The new, chiral paracyclophane dye, (SP)-MVCP ((Sp)-6a) was designed in order to obtain a dye with longer excitation wavelength, following the synthetic route shown in Scheme 1b. 4-Formyl[2.2]paracyclophane 4 was initially obtained from unsubstituted [2.2]paracyclophane through a Rieche formylation in quantitative yield.55 The enantiomers of the aldehyde 4 were then prepared following the literature procedure,56i.e.4 was condensed with (R)-7 by refluxing in toluene to obtain the diastereomeric imines 5, which were then separated by fractional crystallization in n-hexane to obtain the analytically pure (Sp,R)-5a in 27% yield. Acid-labile compound 5a was hydrolysed by filtration over a column of silica using dichloromethane as the eluent to obtain the enantiopure aldehyde (Sp)-4a with 98% ee.56 (Sp)-4a was then treated with 1,4-dimethylpyridinium iodide in a Knoevenagel condensation with piperidine in methanol to yield chiral paracyclophane (SP)-MVCP dye ((Sp)-6a) in 22% yield (see Section 5 in ESI for the synthetic details).

General protocol for ECD and FDCD measurements

In contrast to ECD, measurement protocols for FDCD measurements were lacking in the literature, which was particularly hindering because FDCD is more complex and can be artefact-prone than ECD measurements (see below). We thus first optimized the measurement parameters for FDCD (procedures, parameters, conditions), providing a transferable and general FDCD measurement protocol which will be of utility even beyond supramolecular systems (see further below and Section 7 in ESI).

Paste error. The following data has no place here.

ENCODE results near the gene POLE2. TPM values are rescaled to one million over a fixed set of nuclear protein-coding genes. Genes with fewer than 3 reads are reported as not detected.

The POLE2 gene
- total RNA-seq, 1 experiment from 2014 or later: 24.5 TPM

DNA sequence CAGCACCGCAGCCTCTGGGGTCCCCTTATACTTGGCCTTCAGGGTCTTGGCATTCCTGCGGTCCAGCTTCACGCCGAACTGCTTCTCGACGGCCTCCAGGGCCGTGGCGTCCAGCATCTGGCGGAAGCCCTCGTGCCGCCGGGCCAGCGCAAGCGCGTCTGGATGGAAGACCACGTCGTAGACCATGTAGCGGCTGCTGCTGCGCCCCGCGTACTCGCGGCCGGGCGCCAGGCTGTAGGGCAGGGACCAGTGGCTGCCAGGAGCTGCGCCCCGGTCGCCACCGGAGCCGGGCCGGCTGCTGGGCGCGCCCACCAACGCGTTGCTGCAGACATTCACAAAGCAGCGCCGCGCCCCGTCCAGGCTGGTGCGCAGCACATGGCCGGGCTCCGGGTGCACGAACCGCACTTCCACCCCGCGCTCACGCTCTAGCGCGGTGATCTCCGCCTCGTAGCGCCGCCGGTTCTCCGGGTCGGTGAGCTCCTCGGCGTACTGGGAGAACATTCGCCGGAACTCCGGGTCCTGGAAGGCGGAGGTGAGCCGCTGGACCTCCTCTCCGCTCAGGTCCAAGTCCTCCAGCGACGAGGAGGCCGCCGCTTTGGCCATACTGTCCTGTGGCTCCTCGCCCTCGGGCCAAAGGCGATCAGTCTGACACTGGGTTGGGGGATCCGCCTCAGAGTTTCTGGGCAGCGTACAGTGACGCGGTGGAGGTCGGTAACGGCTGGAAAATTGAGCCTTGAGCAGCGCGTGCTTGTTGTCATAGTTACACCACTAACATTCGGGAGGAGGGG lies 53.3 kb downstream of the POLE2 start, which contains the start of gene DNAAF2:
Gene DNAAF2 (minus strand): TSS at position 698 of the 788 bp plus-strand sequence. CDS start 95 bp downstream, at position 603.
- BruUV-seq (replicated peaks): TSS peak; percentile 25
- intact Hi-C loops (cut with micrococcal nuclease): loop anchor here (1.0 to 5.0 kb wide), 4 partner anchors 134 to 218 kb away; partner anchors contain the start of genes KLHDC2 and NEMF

It is well known that ECD measurements should be performed on samples with an absorbance value between 0.4 to 1 (theoretically a value of 0.87 is optimal for ECD measurements).35,36 Technically, ECD measurements are conducted at a fixed direct current (DC) voltage by automatically varying the high tension (HT) voltage on the photomultiplier (PM) tube of the ECD detector. The obtained ECD signal is proportional to the concentration of the chiral chromophore.

FDCD measurements can be performed on a CD spectrometer that is equipped with an FDCD accessory, for instance where a long-pass filter (LP-filter) and lenses are installed in a 90-degree geometry to the excitation light source, directing the fluorescence light towards an additional light detector, e.g. a PM tube,57 see also Fig. 1. Contrary to ECD, FDCD measurements are conducted at a varying DC voltage by fixing the HT voltage on the PM tube of the FDCD detector. There are two different fluorescent-based chiroptical parameters that can be obtained from fluorescence-detected circular dichroism spectroscopy. (i) The “differential circularly polarized fluorescence excitation” (often termed as ΔF) can be defined as the fluorescence intensity difference resulting from excitation with left (FL) and right (FR) circularly polarized light, see eqn (1). The ΔF value is concentration dependent and can be considered as the analogue to the ECD value (also known as the ellipticity, θ), even though both quantities have different units. (ii) In order to arrive at a concentration-independent quantity, the ΔF value can be normalized by the total fluorescence of the sample (FL + FR), which is measured as the DC component, see eqn (2). This parameter is typically referred to as the FDCD value. Albeit the derivation is mathematically more complex, the FDCD value can be considered as the fluorescence-based chiroptical analogue of the concentration-independent molar circular dichroism (Δε), see also Section 7.3 in the ESI.

ΔF = FLFR(1)